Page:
John Feehery: Speaking Engagements


The legitimacy of President Trump

Posted on March 25, 2019

Is this president legitimate?

That is the central question that has engulfed Washington, radicalized the left and split the Republican establishment.

The attacks on President Trump’s legitimacy are not unique to him. President Obama faced the same questions from the right over his birthplace, President George W. Bush’s controversial Supreme Court-delivered election victory vexed the left, and President Clinton’s Whitewater saga plus the fact he only got 43 percent of the vote raised questions about his legitimacy after the 1992 election.

But questions about Trump and his election have taken on a whole new level of vitriol and absurdity for three reasons.

First, nobody in Washington thought that Trump had a chance to win. And that included pretty much everybody on the Trump campaign. How can somebody who everybody assumed was going to lose win, unless there was some sort of conspiracy involved?

Second, Trump ran on a promise to smash the political establishment. He was and continues to be someone who plays by his own political rules. His hair is not properly blown dry. He doesn’t use pollsters. He campaigned against the Iraq War, against unfettered immigration, against bad trade deals, against political correctness. He used and uses language that the solons in Washington find offensive. To the voters in the heartland, that campaign style was a feature, not a bug, but to the Washington elite, it was and continues to be disqualifying.

Third, the president himself enjoys throwing tons of gasoline on an already blazing fire. Trump may not be guilty of collusion, but his actions, words and rants have made him seem guilty, at least to the left-leaning press, the small but hearty contingent of Never Trumpers and the Democrats. His joint press conference and private chats with Russian President Vladimir Putin, his firing of former FBI Director James Comey, his daily Twitter attacks on special counsel Robert Mueller, the mob-like language he used to describe the rat Michael Cohen, and all the weird meetings that happened between Russian operatives and fringe characters in the Trump orbit gave ample impression that there must be some there there somewhere.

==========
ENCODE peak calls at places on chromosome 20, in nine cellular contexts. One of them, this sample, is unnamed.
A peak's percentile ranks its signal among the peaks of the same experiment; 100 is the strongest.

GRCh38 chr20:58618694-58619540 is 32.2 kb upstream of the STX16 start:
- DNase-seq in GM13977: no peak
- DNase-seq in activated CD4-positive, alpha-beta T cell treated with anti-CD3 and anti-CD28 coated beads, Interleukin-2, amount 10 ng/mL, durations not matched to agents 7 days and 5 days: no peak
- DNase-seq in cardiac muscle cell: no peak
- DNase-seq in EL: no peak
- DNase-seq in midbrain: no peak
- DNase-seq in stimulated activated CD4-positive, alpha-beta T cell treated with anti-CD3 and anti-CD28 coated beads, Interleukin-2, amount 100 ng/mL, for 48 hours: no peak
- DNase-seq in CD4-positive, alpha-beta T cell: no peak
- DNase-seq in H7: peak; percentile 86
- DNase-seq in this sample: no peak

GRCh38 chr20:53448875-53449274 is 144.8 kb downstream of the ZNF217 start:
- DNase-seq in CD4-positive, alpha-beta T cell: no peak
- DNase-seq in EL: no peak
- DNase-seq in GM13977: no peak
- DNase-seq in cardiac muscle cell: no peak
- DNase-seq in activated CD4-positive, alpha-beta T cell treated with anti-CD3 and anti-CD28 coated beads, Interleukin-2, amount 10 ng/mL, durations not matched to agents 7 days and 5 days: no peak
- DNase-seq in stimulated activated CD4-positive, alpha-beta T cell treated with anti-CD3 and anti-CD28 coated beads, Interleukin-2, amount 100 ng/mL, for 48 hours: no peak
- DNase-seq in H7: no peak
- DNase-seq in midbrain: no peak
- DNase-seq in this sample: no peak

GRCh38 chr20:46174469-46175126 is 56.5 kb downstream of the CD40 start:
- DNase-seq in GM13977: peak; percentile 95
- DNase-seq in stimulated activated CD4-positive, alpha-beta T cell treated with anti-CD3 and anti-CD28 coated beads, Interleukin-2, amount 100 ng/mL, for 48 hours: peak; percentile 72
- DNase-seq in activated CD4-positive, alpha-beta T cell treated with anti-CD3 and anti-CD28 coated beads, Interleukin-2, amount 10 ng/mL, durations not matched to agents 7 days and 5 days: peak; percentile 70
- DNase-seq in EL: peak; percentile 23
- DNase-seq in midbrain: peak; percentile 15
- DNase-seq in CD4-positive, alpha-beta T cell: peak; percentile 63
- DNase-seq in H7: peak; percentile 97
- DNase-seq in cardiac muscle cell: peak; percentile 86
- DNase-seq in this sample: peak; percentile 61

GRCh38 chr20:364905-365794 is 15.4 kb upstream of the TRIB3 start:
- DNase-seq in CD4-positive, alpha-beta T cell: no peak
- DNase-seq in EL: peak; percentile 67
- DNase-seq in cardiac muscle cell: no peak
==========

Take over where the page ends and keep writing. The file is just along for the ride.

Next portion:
But there is an innocent explanation that is mostly borne out by what we have seen from the excerpts of the Mueller report. Trump was a political newcomer who didn’t campaign the way normal politicians campaigned, didn’t know the Russians were trying to help him win, and didn’t understand how dirty the political game could really get.

I have always believed that Trump won the White House fair and square by coming up with a superior message, by focusing on kitchen table issues, by staying on offense and by offering strong, uncompromising leadership to voters who desperately wanted it.

And let’s not forget how terrible a candidate Hillary Clinton was and what a lousy campaign she ran. The Russians didn’t steal her economic plan for the heartland, because she never came up with one.

I didn’t always agree with the president’s rhetoric and I disagree with him on some of his policies. We need legal immigration in this country, if we want our economy to continue to grow, for example. But as our nation’s president, he deserves our respect and some measure of deference.

For me, this president has always been legitimate. And I admire his devotion to his campaign promises, no matter how unlikely they are to be achieved. (Mexico is not going to pay for the wall.)

Hopefully, we can now turn the page on this first chapter of the Trump presidency and move on to dealing with issues that the American people really do care about. How do we fix our crumbling infrastructure? What do we do about high drug prices? How do we make college more affordable and more accessible to normal folks who can’t afford to cheat their way in? And can we find common ground with a president we may not like but have to admit won the job fair and square?

These are the questions that House Democrats need to start asking themselves if they want to have any chance to keep their majority.

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